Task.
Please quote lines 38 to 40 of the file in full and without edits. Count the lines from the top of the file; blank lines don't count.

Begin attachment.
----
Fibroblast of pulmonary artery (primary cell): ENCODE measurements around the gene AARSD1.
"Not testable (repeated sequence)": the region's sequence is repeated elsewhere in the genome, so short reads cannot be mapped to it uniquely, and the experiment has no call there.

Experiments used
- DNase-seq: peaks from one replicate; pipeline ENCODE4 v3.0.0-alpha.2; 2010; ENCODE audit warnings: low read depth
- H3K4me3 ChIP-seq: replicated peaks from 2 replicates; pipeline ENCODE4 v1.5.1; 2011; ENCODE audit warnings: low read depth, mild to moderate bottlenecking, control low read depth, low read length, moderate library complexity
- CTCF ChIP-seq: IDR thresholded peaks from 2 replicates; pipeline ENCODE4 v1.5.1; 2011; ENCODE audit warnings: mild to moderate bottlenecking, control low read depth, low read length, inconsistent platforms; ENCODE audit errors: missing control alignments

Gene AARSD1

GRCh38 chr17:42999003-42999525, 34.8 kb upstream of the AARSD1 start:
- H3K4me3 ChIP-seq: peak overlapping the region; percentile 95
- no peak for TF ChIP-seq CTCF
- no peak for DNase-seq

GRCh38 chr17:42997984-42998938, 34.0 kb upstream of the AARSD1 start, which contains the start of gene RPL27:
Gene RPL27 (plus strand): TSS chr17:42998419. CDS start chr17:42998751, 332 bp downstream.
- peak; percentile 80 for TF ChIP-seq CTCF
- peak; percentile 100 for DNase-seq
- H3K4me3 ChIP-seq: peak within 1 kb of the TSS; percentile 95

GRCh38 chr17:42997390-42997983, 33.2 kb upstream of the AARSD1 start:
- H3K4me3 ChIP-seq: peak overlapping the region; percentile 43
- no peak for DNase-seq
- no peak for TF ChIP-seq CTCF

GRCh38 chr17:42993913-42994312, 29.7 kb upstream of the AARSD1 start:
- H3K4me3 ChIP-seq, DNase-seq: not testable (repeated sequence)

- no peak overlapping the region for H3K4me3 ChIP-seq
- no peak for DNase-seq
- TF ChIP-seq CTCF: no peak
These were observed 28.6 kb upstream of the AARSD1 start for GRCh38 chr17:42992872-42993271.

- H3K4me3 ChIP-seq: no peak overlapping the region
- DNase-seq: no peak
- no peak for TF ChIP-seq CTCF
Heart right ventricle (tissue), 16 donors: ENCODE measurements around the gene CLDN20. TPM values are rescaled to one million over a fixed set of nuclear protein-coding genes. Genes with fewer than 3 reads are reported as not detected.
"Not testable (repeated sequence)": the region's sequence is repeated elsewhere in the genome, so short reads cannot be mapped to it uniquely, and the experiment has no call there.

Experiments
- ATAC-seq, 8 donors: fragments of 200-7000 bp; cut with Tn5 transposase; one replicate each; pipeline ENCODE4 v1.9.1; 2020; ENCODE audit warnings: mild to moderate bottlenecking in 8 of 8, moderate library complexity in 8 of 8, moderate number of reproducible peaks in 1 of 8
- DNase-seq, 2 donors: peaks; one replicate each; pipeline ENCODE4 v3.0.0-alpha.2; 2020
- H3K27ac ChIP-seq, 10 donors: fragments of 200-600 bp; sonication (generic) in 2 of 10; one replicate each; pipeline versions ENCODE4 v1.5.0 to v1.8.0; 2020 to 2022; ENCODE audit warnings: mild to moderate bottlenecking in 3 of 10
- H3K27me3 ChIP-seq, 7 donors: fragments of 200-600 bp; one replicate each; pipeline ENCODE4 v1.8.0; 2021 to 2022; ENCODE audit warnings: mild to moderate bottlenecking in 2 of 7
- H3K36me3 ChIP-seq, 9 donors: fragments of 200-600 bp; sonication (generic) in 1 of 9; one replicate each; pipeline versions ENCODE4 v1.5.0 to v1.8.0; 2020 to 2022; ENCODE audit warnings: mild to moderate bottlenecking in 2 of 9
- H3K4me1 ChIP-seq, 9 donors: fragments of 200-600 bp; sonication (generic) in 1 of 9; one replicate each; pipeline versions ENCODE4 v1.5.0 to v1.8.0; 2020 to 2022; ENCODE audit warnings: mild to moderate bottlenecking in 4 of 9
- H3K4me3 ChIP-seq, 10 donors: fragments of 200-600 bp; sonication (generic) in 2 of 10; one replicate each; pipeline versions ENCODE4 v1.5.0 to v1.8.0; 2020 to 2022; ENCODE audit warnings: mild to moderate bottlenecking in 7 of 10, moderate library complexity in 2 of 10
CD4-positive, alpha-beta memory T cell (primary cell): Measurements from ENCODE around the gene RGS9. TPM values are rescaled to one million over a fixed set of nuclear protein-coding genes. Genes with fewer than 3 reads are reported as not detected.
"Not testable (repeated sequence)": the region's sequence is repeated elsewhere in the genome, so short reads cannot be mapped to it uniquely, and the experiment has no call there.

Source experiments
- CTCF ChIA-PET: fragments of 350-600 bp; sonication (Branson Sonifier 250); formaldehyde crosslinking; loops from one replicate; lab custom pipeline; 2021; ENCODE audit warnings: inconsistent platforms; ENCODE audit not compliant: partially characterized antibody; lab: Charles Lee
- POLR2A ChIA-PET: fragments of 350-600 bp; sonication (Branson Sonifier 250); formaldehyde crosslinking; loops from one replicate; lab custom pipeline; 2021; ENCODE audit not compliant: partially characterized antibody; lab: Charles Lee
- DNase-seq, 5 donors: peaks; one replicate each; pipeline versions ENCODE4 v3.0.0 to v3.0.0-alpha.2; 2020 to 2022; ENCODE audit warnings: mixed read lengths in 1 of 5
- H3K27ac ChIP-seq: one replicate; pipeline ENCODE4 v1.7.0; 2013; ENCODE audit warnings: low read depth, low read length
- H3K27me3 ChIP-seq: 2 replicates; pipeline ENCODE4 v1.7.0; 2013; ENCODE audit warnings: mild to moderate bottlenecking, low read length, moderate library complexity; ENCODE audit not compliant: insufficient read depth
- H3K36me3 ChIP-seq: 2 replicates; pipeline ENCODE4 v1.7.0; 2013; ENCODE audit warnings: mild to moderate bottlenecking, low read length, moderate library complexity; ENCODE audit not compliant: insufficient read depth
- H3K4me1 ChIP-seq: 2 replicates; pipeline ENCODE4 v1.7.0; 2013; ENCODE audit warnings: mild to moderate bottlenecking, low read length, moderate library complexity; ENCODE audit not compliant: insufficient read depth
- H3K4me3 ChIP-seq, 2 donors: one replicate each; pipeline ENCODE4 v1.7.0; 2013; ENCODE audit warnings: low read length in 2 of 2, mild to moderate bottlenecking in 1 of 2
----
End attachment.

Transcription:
- H3K4me1 ChIP-seq, 9 donors: fragments of 200-600 bp; sonication (generic) in 1 of 9; one replicate each; pipeline versions ENCODE4 v1.5.0 to v1.8.0; 2020 to 2022; ENCODE audit warnings: mild to moderate bottlenecking in 4 of 9
- H3K4me3 ChIP-seq, 10 donors: fragments of 200-600 bp; sonication (generic) in 2 of 10; one replicate each; pipeline versions ENCODE4 v1.5.0 to v1.8.0; 2020 to 2022; ENCODE audit warnings: mild to moderate bottlenecking in 7 of 10, moderate library complexity in 2 of 10
CD4-positive, alpha-beta memory T cell (primary cell): Measurements from ENCODE around the gene RGS9. TPM values are rescaled to one million over a fixed set of nuclear protein-coding genes. Genes with fewer than 3 reads are reported as not detected.